An important part of arthritis pain control is self-management. This refers to activities and supports that you can use on your own to reduce joint pain. The following provides information, tools and strategies to help you take an active role in arthritis pain relief.
Physical Activity & Exercise
Arthritis may cause you to avoid physical activity for a number of reasons, including fear of making your arthritis worse, because movement is painful, or because you are tired. Although it may be difficult to stay active when living with joint pain, maintaining regular physical activity can be an important part of pain control and retraining the brain to experience pain less intensely.
Physical activity can release endorphin hormones, which reduce stress and pain. Exercise can also stimulate the release of hormones that increase feelings of happiness and wellbeing (such as serotonin and dopamine). Physical activity overall helps improve strength, range of motion, sleep, and energy, which can have a positive impact on our experience of pain.
When we avoid doing activities that we believe will result in pain, we can reinforce the brain’s perception that these activities are associated with danger and pain. However, consistent participation in safe physical activity can help retrain the brain. When taking part in physical activity, make sure to pace yourself by balancing periods of activity with periods of rest. Instead of going for very long, high-endurance walks or hikes, consider going for shorter and more frequent walks throughout the day.
There are many benefits to physical activity and exercise if you are living with arthritis. A regular routine can increase your strength, your energy and your flexibility. Research shows that physical activity helps people manage their joint pain and can also relieve stiffness, improve energy, and make your everyday activities easier to do. It can also help with weight management, which may play a role in reducing pain for some people.
There are a few basic principles that will help you get started:
Consult with your health care team about physical activity and exercise that will work for you given your personal situation. A physiotherapist can help develop a therapeutic exercise program unique to your needs.
Start slowly and pace yourself
Find activities you enjoy since you are more likely to stick with these in the long term
Exercise with a friend
Remember to warm up before exercise and cool down afterwards
Setting achievable goals related to physical activity will help you gain some control over your pain. Below is a list of resources to help you get moving.
*Please consult with your healthcare provider before starting any new exercise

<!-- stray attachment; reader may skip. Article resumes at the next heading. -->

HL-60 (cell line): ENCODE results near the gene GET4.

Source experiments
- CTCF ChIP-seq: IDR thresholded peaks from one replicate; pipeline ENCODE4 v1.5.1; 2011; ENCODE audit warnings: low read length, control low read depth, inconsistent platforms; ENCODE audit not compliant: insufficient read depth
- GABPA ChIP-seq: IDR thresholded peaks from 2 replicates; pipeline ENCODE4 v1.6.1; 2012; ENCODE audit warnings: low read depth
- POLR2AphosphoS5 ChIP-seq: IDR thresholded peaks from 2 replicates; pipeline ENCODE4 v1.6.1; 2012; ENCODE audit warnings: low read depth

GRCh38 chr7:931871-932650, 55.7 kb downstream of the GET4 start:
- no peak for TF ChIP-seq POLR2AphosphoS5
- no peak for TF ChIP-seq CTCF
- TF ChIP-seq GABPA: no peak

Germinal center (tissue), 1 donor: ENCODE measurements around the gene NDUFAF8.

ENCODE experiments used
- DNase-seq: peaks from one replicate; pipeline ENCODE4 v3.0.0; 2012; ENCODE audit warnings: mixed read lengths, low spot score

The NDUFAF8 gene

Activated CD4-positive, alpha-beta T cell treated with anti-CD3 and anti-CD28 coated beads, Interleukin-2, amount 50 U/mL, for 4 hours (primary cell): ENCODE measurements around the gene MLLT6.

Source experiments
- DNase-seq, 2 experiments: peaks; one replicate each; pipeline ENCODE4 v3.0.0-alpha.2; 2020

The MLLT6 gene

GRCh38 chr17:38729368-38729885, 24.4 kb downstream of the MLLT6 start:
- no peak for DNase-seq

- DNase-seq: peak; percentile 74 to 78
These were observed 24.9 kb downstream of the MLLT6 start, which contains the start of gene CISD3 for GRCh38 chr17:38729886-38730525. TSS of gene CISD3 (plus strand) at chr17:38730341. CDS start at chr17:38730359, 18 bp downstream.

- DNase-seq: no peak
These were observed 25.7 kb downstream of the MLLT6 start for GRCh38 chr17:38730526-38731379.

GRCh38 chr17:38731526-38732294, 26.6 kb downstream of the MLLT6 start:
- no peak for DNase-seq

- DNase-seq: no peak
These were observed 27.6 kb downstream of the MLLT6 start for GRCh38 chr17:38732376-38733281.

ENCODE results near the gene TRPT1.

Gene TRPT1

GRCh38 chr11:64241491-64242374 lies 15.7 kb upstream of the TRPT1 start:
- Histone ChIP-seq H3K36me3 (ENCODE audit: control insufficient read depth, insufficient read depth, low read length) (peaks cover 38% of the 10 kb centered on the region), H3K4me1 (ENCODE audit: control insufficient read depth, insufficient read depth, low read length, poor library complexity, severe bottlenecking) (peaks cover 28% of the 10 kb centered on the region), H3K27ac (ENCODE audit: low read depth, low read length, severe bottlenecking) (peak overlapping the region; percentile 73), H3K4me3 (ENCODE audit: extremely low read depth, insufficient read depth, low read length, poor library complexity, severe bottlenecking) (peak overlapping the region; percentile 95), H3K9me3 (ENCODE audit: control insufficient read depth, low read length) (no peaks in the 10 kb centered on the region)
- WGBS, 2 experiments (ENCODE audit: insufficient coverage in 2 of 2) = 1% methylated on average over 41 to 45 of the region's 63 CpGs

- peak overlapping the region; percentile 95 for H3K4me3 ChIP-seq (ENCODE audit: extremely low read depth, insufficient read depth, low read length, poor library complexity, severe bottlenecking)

While unfortunately there is no miracle diet for arthritis, food can play a significant role in arthritis pain control. What we eat can impact inflammation as well as our energy levels, mood, and weight, which are all factors in how we experience arthritis pain. For people living with gout, diet is particularly important when it comes to managing symptoms.
Additionally, research has shown that for people living with knee OA and carrying excess weight, a reduction in weight by 10% or more can have a significant impact on joint pain, mobility and function. A diet rich in vegetables, fruits, whole grains, lean proteins and healthy fats can help reduce inflammation and manage weight. Keep in mind portion sizes by using the balanced plate approach: make 1/2 your meal vegetables or fruit, 1/4 whole grains, and 1/4 protein foods, choosing plant proteins more often.
Visit the resources below to learn more about how food can help you take control of your arthritis symptoms.
Heat and cold therapies can be helpful for short-term pain relief. Cold therapy can be used to reduce pain, inflammation and swelling if your joints are hot and swollen. Heat therapy is helpful for relaxing muscles and improving circulation. Be sure to protect yourself by placing a cloth or towel between the heat/cold treatment and your skin.
Mindfulness Meditation and other Mind-Body Approaches
Our brain is a powerful tool we can use to help control our experience of pain. Of course, pain isn’t “just in our heads,” but science has shown that techniques such as mindfulness meditation, cognitive behavioural therapy, distraction, and visualization may help reduce the intensity of the pain we experience.
Below are some resources on mind-body approaches you can try.
Assistive Devices and Joint Protection
Taking action to protect your joints and minimize joint strain can help reduce arthritis pain and make daily tasks easier. Assistive devices can include practical tools and gadgets, mobility aids, medical equipment or assistive technologies that help you perform activities of daily living more easily, such as cooking, walking, or getting dressed. There are also physical joint protection techniques you can use to avoid putting weight on your joints in awkward positions and to reduce strain.
Visit the resources below to learn more about what you can do to help relieve joint pain.